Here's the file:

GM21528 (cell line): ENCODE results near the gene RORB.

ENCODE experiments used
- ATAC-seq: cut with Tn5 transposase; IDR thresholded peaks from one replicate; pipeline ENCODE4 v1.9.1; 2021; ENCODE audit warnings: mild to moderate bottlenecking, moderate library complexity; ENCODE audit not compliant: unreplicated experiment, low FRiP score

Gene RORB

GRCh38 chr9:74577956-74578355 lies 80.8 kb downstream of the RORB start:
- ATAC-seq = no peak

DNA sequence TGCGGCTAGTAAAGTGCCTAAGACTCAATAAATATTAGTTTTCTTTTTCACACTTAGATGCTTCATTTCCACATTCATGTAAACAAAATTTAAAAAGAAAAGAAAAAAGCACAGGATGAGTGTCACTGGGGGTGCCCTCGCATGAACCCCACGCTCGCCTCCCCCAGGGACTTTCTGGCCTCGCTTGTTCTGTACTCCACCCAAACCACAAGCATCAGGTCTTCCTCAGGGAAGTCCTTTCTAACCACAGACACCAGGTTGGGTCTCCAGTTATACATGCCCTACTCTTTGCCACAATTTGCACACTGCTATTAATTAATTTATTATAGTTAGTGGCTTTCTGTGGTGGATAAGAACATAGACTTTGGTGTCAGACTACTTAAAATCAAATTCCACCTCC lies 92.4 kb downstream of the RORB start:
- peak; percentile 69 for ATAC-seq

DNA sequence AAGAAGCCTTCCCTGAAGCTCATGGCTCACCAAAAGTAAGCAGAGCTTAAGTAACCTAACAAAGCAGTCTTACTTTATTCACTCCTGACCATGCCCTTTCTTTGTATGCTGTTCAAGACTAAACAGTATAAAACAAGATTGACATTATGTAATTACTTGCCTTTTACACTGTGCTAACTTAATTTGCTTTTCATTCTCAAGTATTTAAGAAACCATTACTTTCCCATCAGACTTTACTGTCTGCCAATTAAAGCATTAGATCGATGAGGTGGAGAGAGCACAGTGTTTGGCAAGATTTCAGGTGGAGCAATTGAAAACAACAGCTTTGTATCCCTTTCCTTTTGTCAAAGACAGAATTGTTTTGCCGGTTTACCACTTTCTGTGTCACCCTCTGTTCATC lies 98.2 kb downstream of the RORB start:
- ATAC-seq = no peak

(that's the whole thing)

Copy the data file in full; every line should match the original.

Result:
GM21528 (cell line): ENCODE results near the gene RORB.

ENCODE experiments used
- ATAC-seq: cut with Tn5 transposase; IDR thresholded peaks from one replicate; pipeline ENCODE4 v1.9.1; 2021; ENCODE audit warnings: mild to moderate bottlenecking, moderate library complexity; ENCODE audit not compliant: unreplicated experiment, low FRiP score

Gene RORB

GRCh38 chr9:74577956-74578355 lies 80.8 kb downstream of the RORB start:
- ATAC-seq = no peak

DNA sequence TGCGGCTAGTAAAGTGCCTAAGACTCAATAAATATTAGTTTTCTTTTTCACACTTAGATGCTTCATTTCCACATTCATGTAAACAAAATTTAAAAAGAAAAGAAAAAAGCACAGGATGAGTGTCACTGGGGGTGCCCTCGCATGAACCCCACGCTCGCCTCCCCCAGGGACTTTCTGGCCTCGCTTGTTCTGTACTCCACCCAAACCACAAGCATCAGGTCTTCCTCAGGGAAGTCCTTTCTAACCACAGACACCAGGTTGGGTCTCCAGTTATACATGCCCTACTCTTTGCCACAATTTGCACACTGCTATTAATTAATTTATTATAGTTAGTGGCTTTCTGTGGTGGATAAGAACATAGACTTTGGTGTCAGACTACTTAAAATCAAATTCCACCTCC lies 92.4 kb downstream of the RORB start:
- peak; percentile 69 for ATAC-seq

DNA sequence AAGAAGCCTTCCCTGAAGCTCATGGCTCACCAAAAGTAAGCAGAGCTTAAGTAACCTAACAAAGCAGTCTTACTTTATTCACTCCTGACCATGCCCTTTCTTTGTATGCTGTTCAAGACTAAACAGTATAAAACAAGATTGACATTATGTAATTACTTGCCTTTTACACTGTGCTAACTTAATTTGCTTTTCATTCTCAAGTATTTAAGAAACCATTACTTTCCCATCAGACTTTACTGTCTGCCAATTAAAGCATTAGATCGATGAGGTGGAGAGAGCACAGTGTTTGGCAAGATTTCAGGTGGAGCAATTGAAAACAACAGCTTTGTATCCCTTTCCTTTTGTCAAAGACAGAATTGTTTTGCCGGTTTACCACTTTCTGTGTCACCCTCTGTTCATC lies 98.2 kb downstream of the RORB start:
- ATAC-seq = no peak